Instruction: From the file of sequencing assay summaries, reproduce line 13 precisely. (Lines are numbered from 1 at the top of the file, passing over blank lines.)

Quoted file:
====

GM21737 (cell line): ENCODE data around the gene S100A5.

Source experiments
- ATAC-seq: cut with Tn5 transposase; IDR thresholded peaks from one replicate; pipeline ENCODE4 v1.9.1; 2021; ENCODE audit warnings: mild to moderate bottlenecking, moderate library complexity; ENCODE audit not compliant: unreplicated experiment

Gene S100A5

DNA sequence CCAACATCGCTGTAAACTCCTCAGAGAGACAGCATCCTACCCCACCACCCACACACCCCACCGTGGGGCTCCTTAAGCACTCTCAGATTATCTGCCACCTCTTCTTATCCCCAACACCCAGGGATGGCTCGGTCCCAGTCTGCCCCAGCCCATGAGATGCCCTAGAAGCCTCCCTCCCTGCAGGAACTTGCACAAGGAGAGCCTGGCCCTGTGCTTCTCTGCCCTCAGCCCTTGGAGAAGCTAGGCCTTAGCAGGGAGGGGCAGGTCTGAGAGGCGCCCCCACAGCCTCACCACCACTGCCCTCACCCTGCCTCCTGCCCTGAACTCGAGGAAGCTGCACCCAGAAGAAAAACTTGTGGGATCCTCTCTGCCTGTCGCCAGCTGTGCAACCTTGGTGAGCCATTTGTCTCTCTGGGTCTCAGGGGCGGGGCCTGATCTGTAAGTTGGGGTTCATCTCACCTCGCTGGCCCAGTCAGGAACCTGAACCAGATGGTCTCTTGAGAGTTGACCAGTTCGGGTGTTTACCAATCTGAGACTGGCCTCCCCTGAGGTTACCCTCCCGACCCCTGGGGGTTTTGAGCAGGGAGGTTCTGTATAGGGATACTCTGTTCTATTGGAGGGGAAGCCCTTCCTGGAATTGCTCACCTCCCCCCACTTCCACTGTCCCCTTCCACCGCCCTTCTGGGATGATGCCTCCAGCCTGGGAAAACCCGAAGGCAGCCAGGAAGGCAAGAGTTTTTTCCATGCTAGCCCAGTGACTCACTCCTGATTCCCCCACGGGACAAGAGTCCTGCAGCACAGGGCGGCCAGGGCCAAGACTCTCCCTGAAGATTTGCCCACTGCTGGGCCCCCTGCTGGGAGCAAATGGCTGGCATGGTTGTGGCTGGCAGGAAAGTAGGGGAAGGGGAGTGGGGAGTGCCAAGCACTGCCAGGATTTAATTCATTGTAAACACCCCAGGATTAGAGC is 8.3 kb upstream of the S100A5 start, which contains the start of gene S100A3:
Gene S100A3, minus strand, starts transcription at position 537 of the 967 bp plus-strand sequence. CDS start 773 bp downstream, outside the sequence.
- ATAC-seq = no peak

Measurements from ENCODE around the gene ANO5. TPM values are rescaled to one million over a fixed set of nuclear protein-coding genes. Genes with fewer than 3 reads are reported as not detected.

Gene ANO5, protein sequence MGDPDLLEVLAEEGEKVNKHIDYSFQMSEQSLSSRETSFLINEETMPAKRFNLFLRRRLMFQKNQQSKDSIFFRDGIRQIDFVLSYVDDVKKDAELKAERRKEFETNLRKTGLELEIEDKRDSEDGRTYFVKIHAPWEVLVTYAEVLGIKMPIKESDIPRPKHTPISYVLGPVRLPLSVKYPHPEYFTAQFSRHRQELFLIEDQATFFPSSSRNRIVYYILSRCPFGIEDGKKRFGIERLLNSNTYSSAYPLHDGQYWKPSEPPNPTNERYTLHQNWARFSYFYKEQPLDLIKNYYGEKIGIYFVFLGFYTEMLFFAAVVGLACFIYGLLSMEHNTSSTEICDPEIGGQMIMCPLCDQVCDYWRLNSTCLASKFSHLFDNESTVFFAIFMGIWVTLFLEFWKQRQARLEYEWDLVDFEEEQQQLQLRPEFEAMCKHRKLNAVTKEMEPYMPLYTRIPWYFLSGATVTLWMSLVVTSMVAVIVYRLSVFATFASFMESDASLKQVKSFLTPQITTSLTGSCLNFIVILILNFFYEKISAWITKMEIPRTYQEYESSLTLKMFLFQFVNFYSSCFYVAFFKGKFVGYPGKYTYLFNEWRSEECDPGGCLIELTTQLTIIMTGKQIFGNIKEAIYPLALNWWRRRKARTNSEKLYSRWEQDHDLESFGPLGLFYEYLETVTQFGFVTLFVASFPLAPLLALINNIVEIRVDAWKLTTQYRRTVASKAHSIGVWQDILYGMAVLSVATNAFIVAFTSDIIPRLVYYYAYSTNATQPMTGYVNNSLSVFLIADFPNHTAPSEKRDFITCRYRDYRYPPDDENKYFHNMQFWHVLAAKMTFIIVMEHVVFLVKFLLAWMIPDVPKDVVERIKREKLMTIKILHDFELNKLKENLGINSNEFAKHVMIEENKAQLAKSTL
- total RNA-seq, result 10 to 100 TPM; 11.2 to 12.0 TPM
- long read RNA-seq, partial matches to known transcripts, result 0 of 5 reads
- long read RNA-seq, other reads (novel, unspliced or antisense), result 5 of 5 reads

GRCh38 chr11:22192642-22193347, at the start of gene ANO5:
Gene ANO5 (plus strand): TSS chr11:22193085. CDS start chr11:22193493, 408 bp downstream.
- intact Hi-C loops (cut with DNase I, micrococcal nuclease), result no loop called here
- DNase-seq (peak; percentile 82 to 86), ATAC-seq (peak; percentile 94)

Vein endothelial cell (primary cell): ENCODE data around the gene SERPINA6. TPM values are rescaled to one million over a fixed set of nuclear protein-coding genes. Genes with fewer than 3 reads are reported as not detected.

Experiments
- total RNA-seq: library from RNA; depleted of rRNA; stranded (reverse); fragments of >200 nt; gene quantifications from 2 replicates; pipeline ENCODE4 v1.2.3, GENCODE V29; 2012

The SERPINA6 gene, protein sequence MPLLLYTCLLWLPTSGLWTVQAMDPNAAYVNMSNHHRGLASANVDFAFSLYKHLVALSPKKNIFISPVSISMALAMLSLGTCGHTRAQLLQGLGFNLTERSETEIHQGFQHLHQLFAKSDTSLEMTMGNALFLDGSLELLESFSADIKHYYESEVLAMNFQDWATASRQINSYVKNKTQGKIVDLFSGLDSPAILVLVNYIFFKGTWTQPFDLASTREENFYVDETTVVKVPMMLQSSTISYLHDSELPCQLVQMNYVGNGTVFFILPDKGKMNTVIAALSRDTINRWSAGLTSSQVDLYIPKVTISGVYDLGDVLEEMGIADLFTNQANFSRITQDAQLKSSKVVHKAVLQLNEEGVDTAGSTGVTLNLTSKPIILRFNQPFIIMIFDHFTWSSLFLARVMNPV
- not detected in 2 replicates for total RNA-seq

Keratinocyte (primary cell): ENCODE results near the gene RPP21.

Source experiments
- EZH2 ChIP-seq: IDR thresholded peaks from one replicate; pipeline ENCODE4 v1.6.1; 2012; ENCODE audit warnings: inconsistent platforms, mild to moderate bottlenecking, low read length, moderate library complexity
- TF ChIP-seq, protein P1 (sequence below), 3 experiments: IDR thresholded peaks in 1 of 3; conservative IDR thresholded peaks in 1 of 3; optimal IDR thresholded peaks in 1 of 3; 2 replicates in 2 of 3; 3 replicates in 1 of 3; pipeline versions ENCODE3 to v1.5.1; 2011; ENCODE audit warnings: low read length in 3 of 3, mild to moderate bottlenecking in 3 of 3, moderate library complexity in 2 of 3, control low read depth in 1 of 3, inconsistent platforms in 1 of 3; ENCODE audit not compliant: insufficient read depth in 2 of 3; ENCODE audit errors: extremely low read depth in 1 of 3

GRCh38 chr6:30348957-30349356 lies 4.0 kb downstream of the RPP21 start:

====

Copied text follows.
GRCh38 chr11:22192642-22193347, at the start of gene ANO5: